Don’t explain away the power of symbolism

Every day, members of Congress sell and give away flags that have flown over the US Capitol. You can even request a flag that flew on a specific day that’s important to you.


Now every rational person will agree: There’s no physical difference whatsoever between a flag that flew over the Capitol on a special day and a flag that didn’t. No difference at all.


Does that make our congressmen con artists and the people who want the flags idiots?


Of course not. The Capitol-flown flags are more “flaggy” than regular flags, more imbued with the essence of America. That’s why people want them.


It’s similar with fundraising offers that tell donors 0% of their gift will go to overhead. Look at it scientifically, and there’s no difference between a no-overhead gift and a regular gift. But there’s a symbolic difference that matters to many donors.


I only bring it up because a recent post at The GiveWell Blog, Robin Hood, Smile Train and the “0% overhead” donor illusion, calls out Robin Hood and Smile Train for their uses of the no-overhead claim:



If identifying effectiveness with “low overhead” is silly, the idea of “0% overhead” simply seems absurd…. it doesn’t (and can’t) mean that there are no operating costs affecting the total costs of the program. Rather, it’s another case of zooming in on “your” money, rather than discussing the true total costs of the program you’re supporting the existence of. It makes no sense in an analytical framework; it’s a feel-good gimmick.

There’s no doubt that when you tell donors 0% of their giving does to overhead, there’s a sort of shell-game going on. Whoever it is who’s covering the overhead is not covering something else. But the claim is literally true: The particular money sent by the donor does not cover overhead at all.


Fundraisers: don’t fall into the trap of thinking It’s not logical, so there’s something wrong with it. That puts you at odds with human psychology. And if you’re out of touch with your donors’ hearts and minds, you aren’t going to be raising much money.


If you can find a way to truthfully tell donors their giving won’t go to overhead, do it!


Comments

2 responses to “Don’t explain away the power of symbolism”

  1. Please can we stop enabling this myth that nonprofits don’t have, or don’t deserve to have, administrative costs? Just like a “regular” business, nonprofits need offices, heat, lights, computers and staff — preferably staff paid a living wage. We should be transparent enough to help donors understand that, not cooking the books to perpetuate unrealistic expectations.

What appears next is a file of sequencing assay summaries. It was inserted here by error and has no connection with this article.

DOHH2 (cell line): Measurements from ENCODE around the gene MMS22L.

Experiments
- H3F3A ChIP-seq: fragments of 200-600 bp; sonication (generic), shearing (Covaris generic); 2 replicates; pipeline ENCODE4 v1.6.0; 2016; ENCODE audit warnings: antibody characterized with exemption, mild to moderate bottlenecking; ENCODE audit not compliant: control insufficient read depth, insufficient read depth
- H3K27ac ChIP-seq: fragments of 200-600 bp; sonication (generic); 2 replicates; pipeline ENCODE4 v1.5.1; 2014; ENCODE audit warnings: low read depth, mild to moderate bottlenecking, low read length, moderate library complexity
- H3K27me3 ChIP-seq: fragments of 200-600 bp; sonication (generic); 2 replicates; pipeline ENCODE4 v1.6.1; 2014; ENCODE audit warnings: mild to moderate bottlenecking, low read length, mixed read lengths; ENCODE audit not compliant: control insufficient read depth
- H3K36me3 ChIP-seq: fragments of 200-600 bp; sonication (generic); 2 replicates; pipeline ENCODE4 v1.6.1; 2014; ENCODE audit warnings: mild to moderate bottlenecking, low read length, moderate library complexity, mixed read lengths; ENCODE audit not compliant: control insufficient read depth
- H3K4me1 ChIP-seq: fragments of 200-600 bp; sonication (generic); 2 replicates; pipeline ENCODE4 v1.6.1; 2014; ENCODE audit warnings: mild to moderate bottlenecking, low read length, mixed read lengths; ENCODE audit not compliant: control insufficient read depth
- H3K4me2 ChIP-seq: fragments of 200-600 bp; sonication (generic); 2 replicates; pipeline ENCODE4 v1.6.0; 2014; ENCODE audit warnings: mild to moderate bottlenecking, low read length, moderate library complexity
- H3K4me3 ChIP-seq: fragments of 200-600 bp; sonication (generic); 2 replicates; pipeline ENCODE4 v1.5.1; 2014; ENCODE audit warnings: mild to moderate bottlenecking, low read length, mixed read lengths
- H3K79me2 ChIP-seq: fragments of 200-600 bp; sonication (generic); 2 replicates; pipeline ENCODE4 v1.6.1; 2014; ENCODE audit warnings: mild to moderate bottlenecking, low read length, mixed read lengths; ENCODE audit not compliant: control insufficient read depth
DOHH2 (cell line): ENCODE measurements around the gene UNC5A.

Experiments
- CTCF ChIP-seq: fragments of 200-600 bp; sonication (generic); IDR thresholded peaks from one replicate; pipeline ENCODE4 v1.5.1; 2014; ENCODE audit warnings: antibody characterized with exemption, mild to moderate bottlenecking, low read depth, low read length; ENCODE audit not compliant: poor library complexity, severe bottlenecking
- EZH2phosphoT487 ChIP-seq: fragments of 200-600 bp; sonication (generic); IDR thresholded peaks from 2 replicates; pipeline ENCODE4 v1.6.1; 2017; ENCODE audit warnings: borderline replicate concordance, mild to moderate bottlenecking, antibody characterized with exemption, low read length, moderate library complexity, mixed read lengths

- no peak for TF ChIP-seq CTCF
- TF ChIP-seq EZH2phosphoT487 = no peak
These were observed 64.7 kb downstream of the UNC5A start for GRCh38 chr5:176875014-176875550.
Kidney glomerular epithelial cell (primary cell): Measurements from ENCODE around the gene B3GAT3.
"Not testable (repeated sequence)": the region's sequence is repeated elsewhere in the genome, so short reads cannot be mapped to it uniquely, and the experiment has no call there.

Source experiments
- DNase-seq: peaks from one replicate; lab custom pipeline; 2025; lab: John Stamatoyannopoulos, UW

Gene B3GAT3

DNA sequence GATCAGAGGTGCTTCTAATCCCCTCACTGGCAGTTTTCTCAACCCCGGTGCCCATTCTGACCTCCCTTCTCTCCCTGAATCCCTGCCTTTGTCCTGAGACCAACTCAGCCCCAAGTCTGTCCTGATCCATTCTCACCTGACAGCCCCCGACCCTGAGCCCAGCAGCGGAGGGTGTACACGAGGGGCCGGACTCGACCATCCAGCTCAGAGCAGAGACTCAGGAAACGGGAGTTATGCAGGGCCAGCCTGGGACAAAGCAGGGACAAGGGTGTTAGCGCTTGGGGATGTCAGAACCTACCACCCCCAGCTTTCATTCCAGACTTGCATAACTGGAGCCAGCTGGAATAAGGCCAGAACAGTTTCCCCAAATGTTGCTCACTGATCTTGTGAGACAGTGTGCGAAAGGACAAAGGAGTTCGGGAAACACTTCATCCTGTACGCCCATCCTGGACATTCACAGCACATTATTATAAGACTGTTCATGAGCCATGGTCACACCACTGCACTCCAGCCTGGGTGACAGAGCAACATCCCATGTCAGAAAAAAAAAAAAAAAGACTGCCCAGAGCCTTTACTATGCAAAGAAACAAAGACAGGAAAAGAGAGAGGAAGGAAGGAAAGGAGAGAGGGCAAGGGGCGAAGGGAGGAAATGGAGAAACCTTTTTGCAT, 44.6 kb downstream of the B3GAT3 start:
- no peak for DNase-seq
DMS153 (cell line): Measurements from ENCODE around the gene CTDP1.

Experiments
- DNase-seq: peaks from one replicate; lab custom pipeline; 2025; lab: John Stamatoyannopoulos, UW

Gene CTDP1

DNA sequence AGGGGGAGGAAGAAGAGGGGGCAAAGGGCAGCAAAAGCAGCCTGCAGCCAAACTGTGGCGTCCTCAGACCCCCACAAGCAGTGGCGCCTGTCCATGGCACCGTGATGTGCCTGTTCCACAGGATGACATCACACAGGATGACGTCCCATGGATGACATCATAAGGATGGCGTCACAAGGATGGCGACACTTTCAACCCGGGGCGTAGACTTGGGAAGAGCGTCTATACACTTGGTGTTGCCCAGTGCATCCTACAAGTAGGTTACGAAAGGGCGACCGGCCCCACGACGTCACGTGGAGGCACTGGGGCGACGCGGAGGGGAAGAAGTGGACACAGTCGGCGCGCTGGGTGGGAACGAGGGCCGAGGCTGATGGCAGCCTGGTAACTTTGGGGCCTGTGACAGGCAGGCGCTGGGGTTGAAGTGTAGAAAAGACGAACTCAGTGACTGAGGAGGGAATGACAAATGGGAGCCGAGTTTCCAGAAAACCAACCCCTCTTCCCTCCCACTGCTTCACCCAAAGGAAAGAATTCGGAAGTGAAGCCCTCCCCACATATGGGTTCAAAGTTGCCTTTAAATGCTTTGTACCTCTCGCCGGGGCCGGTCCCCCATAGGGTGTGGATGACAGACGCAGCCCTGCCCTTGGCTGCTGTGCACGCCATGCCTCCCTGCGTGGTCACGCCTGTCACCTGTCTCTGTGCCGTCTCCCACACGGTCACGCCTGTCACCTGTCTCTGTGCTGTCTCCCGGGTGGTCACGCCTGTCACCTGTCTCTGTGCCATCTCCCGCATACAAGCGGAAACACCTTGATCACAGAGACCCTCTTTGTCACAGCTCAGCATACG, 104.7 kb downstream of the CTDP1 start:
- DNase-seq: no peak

2. Please can we stop enabling this myth that nonprofits don’t have, or don’t deserve to have, administrative costs? Just like a “regular” business, nonprofits need offices, heat, lights, computers and staff — preferably staff paid a living wage. We should be transparent enough to help donors understand that, not cooking the books to perpetuate unrealistic expectations.

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The future of fundraising is not about social media, online video, or SEM. It’s not about any technology, medium, or technique. It’s about donors. If you need to raise funds from donors, you need to study them, respect them, and build everything you do around them. And the future? It’s already here. More.

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Jeff BrooksJeff Brooks has been serving the nonprofit community for more than 35 years and blogging about it since 2005. He considers fundraising the most noble of pursuits and hopes you’ll join him in that opinion. You can reach him at jeff [at] jeff-brooks [dot] com. More.


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The future of fundraising is not about social media, online video, or SEM. It’s not about any technology, medium, or technique. It’s about donors. If you need to raise funds from donors, you need to study them, respect them, and build everything you do around them. And the future? It’s already here. More.

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Jeff Brooks has been serving the nonprofit community for more than 30 years and blogging about it since 2005. He considers fundraising the most noble of pursuits and hopes you’ll join him in that opinion. You can reach him at jeff [at] jeff-brooks [dot] com.

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